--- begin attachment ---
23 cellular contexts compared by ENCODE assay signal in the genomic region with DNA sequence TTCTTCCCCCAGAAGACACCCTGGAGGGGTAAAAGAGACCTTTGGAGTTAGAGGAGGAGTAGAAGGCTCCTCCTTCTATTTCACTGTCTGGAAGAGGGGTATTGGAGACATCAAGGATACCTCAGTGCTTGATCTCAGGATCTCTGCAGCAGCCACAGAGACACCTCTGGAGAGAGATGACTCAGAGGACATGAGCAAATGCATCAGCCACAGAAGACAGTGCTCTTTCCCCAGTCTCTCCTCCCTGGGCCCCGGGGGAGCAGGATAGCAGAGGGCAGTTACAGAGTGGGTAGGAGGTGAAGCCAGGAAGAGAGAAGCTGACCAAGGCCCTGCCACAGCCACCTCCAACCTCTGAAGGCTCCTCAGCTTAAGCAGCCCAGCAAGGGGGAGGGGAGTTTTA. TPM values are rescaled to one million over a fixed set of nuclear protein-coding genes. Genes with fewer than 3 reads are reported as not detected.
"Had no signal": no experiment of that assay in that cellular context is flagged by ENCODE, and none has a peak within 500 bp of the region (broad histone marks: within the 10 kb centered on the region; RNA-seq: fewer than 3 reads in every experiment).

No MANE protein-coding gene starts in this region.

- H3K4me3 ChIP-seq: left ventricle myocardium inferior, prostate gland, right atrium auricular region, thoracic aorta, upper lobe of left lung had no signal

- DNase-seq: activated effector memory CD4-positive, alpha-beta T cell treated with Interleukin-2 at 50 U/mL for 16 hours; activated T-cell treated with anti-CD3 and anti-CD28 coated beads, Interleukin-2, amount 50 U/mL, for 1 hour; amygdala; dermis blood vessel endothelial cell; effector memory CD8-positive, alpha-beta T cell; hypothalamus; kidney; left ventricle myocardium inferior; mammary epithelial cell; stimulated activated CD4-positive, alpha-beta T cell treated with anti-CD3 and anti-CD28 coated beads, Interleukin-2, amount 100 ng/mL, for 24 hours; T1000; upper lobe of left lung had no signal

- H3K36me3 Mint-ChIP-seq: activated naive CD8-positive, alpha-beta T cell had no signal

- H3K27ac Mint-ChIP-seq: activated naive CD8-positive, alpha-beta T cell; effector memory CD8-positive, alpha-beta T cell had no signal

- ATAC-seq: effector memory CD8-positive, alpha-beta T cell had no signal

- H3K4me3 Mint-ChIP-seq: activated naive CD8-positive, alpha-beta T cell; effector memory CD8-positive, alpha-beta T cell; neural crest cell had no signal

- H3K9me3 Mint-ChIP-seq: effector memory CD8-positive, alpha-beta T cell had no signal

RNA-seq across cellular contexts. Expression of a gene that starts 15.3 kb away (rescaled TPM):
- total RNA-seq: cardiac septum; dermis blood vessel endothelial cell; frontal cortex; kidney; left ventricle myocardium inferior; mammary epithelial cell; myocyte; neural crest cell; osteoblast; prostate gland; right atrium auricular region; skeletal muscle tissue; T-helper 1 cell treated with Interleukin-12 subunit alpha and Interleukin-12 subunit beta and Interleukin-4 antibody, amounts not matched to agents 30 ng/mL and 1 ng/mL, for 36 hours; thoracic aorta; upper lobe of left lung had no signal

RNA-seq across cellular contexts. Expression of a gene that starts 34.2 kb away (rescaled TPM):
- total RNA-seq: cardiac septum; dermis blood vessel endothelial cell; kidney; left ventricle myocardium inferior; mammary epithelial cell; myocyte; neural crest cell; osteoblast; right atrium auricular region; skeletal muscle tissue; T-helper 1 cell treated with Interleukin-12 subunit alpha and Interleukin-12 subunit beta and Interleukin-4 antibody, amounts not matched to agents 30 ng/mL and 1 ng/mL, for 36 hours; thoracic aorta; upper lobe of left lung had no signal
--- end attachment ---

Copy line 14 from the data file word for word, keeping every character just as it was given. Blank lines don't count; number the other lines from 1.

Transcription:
- total RNA-seq: cardiac septum; dermis blood vessel endothelial cell; kidney; left ventricle myocardium inferior; mammary epithelial cell; myocyte; neural crest cell; osteoblast; right atrium auricular region; skeletal muscle tissue; T-helper 1 cell treated with Interleukin-12 subunit alpha and Interleukin-12 subunit beta and Interleukin-4 antibody, amounts not matched to agents 30 ng/mL and 1 ng/mL, for 36 hours; thoracic aorta; upper lobe of left lung had no signal